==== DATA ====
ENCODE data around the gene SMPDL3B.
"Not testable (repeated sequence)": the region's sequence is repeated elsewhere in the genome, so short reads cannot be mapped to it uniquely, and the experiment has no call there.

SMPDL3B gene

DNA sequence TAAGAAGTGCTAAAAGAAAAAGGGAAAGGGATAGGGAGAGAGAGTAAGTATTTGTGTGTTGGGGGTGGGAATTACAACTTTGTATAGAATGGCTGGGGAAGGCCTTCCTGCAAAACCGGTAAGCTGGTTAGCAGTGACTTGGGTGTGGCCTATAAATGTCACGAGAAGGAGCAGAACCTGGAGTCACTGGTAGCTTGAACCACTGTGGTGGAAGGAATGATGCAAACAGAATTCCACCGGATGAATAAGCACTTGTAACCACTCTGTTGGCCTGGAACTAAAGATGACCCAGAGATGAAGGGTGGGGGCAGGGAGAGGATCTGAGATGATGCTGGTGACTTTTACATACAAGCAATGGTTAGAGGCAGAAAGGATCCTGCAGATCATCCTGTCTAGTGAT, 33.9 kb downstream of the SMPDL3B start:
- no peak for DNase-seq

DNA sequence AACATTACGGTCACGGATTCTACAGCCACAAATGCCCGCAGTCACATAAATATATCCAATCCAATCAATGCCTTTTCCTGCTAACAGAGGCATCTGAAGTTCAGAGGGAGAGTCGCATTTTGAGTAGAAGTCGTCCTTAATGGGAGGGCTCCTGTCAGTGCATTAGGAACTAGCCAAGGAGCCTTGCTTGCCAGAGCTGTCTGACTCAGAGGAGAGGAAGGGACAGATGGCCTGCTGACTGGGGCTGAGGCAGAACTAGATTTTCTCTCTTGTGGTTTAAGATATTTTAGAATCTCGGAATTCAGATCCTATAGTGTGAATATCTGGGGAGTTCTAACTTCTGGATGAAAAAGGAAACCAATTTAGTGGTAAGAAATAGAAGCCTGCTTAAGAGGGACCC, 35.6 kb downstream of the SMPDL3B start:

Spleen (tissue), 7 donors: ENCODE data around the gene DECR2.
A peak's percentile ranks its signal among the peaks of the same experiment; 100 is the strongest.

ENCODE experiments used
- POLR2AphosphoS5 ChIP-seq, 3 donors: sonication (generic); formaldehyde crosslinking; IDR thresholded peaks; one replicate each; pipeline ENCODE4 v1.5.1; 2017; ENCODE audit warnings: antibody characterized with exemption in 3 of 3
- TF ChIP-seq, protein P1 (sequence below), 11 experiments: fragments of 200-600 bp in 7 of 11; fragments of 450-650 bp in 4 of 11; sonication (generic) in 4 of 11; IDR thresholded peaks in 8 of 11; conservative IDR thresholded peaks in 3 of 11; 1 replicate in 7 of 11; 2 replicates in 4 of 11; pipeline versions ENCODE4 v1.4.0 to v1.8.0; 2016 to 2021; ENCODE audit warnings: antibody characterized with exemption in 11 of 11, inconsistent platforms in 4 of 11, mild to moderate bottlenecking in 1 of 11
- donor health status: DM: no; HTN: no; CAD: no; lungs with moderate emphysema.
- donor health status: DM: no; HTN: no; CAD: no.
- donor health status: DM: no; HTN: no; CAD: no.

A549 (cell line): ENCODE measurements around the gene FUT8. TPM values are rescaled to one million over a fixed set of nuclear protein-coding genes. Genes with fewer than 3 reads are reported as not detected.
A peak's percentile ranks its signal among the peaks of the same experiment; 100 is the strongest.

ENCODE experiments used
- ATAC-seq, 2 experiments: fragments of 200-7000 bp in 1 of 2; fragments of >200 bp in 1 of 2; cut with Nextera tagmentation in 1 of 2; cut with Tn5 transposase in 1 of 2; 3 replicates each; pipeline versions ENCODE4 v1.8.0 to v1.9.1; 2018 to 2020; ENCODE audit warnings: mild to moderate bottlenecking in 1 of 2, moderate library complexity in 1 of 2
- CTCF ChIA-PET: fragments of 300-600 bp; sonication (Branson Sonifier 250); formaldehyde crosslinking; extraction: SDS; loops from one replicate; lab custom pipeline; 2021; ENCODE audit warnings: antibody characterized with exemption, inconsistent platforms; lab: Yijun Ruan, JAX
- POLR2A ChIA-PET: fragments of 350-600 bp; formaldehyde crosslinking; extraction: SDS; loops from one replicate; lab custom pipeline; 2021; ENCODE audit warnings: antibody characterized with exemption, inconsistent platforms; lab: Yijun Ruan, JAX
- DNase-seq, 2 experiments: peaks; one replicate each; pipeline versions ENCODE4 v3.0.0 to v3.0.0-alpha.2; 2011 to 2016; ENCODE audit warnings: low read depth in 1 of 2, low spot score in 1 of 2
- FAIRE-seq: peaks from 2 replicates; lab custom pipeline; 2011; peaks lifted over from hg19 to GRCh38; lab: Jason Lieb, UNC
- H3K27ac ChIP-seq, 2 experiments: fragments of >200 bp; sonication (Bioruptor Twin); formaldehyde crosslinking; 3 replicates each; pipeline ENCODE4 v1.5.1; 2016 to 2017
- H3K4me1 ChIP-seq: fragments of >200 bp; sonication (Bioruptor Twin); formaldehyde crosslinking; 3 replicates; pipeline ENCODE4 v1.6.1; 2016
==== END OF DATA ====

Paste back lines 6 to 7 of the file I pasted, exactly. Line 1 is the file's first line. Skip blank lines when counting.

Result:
DNA sequence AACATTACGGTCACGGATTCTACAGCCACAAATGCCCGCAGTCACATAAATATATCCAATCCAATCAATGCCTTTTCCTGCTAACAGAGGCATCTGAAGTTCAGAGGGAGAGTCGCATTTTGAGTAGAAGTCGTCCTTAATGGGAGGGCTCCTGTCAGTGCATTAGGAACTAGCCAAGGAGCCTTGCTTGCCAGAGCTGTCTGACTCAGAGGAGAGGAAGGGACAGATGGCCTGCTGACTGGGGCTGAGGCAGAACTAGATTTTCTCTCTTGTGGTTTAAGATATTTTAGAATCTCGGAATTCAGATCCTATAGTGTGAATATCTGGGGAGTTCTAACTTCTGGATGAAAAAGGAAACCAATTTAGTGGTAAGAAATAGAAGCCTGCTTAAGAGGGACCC, 35.6 kb downstream of the SMPDL3B start:

Spleen (tissue), 7 donors: ENCODE data around the gene DECR2.